Japanese knotweed extract (Polygonum cuspidatum) Resveratrol 98%
Sales Manager at Shanghai Natural Bio-engineering Co., Ltd
||Japanese knotweed extract, Polygonum cuspidatum, red wine extract, trans-3,5,4′-trihydroxystilbene, trans-Resveratrol, cis-resveratrol
||1.Japanese knotweed plant Polygonum cuspidatum
2. red wine
3. red grape extracts
||white powder with slight yellow
|Solubility in water
||Anti-aging, Anti-Cancer, cardiovascular support, regulate estrogen level, weight loss
||Sports nutrition, nutraceuticals, cosmetics
What is resveratrol?
When talk about resveratrol, we have to mention red wine since resveratrol is first popularly known in red wine. In fact, resveratrol was actually first isolated in 1940 from white hellebore roots by the Japanese scientist Michio Takaoka. Red wine, in moderation, has long been thought of as heart healthy. However, the most popular source of resveratrol is from Japanese knotweed extract (Latin name:Polygonum cuspidatum)
Resveratrol (3,5,4′-trihydroxystilbene) is a polyphenolic phytoalexin. It is a stilbenoid, a derivate of stilbene, and is produced in plants with the help of the enzyme stilbene synthase.
Resveratrol exists as two geometric isomers: “cis-” (“Z”) and “trans-” (“E”). The ”trans-” form can undergo isomerisation to the “cis-” form when exposed to ultraviolet irradiation. Trans-resveratrol in the powder form was found to be stable under “accelerated stability” conditions of 75% humidity and 40 degrees C in the presence of air. Resveratrol content also stayed stable in the skins of grapes and pomace taken after fermentation and stored for a long period.
Sources of resveratrol
The resveratrol in red wine comes from the skin of grapes used to make wine. Because red wine is fermented with grape skins longer than is white wine, red wine contains more resveratrol. Simply eating grapes, or drinking grape juice, has been suggested as one way to get resveratrol without drinking alcohol. Red and purple grape juices may have some of the same heart-healthy benefits of red wine.
Other foods that contain some resveratrol include peanuts, blueberries and cranberries. It’s not yet known how beneficial eating grapes or other foods might be compared with drinking red wine when it comes to promoting heart health. The amount of resveratrol in food and red wine can vary widely.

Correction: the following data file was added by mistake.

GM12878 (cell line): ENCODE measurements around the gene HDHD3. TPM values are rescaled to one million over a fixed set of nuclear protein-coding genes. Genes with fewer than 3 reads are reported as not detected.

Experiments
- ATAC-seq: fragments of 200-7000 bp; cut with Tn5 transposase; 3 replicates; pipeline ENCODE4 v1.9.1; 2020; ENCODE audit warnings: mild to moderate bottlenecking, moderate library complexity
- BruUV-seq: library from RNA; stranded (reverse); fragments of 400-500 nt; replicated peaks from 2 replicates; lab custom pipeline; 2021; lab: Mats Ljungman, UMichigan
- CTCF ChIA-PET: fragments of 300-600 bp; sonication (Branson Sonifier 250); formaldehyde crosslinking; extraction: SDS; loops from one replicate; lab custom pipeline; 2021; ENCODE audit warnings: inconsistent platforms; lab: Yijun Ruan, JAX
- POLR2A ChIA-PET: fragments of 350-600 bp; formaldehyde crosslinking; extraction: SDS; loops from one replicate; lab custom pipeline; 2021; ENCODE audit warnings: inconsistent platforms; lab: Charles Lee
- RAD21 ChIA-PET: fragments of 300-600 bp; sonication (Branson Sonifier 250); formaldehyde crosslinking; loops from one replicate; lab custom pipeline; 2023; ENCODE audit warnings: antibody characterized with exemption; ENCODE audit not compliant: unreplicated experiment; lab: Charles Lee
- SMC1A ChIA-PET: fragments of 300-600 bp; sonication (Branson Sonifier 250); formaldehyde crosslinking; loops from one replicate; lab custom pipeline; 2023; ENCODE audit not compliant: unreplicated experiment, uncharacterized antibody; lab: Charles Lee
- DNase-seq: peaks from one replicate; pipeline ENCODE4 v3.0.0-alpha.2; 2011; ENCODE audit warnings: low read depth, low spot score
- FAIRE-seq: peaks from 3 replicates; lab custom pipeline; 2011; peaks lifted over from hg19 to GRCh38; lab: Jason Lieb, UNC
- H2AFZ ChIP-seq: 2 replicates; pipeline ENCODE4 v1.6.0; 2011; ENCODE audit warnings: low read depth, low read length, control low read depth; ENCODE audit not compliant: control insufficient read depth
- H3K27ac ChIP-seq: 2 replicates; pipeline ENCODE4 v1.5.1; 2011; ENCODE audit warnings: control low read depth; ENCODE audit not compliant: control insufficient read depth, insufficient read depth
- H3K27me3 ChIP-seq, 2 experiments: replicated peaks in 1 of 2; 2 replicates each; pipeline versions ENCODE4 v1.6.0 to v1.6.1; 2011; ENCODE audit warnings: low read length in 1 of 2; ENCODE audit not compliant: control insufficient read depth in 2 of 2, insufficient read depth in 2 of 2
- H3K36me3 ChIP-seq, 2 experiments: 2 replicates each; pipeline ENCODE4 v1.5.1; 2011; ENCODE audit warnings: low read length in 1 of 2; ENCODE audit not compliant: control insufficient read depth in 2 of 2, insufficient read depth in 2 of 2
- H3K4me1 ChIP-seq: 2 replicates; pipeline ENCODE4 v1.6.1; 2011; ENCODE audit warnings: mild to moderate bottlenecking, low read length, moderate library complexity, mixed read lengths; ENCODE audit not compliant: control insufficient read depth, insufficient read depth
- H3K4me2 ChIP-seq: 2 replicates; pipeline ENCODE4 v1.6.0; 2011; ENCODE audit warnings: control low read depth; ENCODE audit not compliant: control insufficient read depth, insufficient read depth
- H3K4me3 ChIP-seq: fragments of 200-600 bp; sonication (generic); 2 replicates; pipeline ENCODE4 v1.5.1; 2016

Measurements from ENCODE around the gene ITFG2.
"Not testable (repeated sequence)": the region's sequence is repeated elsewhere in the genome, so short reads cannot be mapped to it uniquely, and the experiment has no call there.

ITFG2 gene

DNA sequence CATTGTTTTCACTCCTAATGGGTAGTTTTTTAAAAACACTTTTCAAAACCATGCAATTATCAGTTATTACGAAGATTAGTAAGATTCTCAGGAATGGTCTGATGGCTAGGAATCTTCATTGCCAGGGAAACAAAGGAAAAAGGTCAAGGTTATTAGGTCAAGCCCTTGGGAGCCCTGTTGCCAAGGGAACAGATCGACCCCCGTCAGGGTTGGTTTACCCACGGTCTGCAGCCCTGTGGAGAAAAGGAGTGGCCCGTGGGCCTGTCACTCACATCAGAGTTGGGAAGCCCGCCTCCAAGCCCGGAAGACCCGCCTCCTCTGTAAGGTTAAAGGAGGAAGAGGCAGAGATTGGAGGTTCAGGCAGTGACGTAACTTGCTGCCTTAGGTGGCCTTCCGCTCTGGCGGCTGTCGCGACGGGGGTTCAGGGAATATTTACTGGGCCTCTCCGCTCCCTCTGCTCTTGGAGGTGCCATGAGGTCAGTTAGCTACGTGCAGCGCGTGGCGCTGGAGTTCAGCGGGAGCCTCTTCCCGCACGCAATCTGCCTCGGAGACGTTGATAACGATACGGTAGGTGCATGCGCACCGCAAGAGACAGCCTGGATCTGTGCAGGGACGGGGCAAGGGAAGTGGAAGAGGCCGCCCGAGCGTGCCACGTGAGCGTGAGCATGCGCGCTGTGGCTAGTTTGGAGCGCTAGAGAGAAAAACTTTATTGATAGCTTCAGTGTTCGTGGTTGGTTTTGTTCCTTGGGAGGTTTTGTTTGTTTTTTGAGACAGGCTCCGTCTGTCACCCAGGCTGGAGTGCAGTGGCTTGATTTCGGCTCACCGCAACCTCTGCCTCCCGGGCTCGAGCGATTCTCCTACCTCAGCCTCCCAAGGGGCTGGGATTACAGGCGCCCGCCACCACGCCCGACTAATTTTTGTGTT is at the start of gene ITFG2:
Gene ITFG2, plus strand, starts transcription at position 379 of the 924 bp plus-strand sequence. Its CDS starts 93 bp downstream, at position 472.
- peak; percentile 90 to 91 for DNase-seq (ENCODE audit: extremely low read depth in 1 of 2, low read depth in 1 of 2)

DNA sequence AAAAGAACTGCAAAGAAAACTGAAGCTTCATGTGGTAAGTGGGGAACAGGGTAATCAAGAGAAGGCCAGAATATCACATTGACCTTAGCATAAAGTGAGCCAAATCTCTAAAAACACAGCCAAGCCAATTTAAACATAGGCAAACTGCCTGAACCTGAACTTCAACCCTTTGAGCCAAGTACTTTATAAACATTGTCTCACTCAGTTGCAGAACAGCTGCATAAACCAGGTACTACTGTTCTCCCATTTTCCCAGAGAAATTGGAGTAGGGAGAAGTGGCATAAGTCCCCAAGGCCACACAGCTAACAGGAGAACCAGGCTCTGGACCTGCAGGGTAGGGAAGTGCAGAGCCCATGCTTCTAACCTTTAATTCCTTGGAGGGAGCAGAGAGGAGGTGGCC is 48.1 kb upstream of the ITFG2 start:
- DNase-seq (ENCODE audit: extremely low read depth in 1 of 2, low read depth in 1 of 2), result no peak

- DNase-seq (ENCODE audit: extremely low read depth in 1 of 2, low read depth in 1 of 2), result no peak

Benefits of taking reveratrol supplements
Numerous studies have been conducted regarding various purported resveratrol benefits. Studies have primarily been conducted on laboratory animals, and while human search is very promising, is still in its earliest stages. Current research into resveratrol benefits points to resveratrol having amazing anti-aging properties, hence dubbed “The Fountain of Youth.” Many other key benefits such as cardiovascular effects, anti-cancer, estrogen regulating effects are mentioned here.
1.Resveratrol and its anti-aging benefits
The study by Harvard Medical School researchers shows that resveratrol stimulates production of SIRT1, a serum that blocks diseases by speeding up the cell’s energy production centers known as mitochondria.
Resveratrol affects the activity of enzymes called sirtuins. Sirtuins control several biological pathways and are known to be involved in the aging process. Resveratrol is only one of many natural and synthetic sirtuin-activating compounds (STACs) now known. Certain metabolic diseases, including type 2 diabetes and heart disease, tend to strike as we age. In animal studies, severely restricting calories can help prevent some of these diseases. Over a decade ago, researchers found that resveratrol can mimic calorie restriction in some ways and extend the lifespans of yeast, worms, flies and fish.
2.Resveratrol and cardiovascular benefits
Resveratrol is famous for its Cardioprotective effects.According to Wikipedia, moderate drinking of red wine has long been known to reduce the risk of heart disease. This is best known as “the French paradox”.
Studies suggest resveratrol in red wine may play an important role in this phenomenon. It achieves the effects by the following functions: (1) inhibition of vascular cell adhesion molecule expression;(2) inhibition of vascular smooth muscle cell proliferation;(3) stimulation of endolethelial nitric oxide synthase (eNOS) activity;(4) inhibition of platelet aggregation;and (5) inhibition of LDL peroxidation.
The cardioprotective effects of resveratrol also are theorized to be a form of preconditioning—the best method of cardioprotection, rather than direct therapy.Study into the cardioprotective effects of resveratrol is based on the research of Dipak K. Das, however, who has been found guilty of scientific fraud and many of his publications related to resveratrol have been retracted. A 2011 study concludes, “Our data demonstrate that both melatonin and resveratrol, as found in red wine, protect the heart in an experimental model of myocardial infarction via theSAFE pathway.”
Resveratrol, a polyphenol in red wine, induces nitric oxide (NO) synthase, the enzyme responsible for the biosynthesis of NO, in cultured pulmonary artery endothelial cells, suggesting that Resveratrol could afford cardioprotection by affecting the expression of nitric oxide synthase.